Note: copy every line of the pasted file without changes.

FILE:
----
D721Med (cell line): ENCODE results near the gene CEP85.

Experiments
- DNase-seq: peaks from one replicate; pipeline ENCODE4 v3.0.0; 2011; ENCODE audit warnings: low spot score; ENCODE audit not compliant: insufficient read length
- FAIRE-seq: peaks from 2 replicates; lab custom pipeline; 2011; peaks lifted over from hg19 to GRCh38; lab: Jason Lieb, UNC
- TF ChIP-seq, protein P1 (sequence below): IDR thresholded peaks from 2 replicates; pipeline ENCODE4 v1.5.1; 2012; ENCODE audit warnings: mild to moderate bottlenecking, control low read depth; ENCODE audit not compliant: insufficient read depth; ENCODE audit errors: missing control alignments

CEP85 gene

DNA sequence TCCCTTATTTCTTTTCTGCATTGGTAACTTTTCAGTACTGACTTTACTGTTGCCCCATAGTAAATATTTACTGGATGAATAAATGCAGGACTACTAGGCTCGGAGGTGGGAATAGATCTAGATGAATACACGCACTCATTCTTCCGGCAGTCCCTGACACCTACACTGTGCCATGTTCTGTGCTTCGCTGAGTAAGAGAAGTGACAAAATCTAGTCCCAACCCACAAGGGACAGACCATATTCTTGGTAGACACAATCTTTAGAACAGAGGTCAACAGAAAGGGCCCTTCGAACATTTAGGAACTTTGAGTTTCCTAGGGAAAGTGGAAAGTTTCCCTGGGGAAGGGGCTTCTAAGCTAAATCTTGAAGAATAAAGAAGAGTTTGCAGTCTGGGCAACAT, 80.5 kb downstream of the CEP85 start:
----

D721Med (cell line): ENCODE results near the gene CEP85.

Experiments
- DNase-seq: peaks from one replicate; pipeline ENCODE4 v3.0.0; 2011; ENCODE audit warnings: low spot score; ENCODE audit not compliant: insufficient read length
- FAIRE-seq: peaks from 2 replicates; lab custom pipeline; 2011; peaks lifted over from hg19 to GRCh38; lab: Jason Lieb, UNC
- TF ChIP-seq, protein P1 (sequence below): IDR thresholded peaks from 2 replicates; pipeline ENCODE4 v1.5.1; 2012; ENCODE audit warnings: mild to moderate bottlenecking, control low read depth; ENCODE audit not compliant: insufficient read depth; ENCODE audit errors: missing control alignments

CEP85 gene

DNA sequence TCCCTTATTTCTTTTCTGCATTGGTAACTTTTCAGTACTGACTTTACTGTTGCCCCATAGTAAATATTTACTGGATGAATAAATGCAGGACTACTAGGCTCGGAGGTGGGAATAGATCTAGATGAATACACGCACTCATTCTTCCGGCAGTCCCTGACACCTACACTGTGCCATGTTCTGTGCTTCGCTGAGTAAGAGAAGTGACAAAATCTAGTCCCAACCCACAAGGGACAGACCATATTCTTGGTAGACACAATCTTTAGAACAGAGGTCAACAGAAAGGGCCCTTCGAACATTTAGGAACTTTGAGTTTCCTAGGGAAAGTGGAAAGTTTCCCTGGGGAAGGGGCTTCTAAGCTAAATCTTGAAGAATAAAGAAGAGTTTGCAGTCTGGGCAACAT, 80.5 kb downstream of the CEP85 start: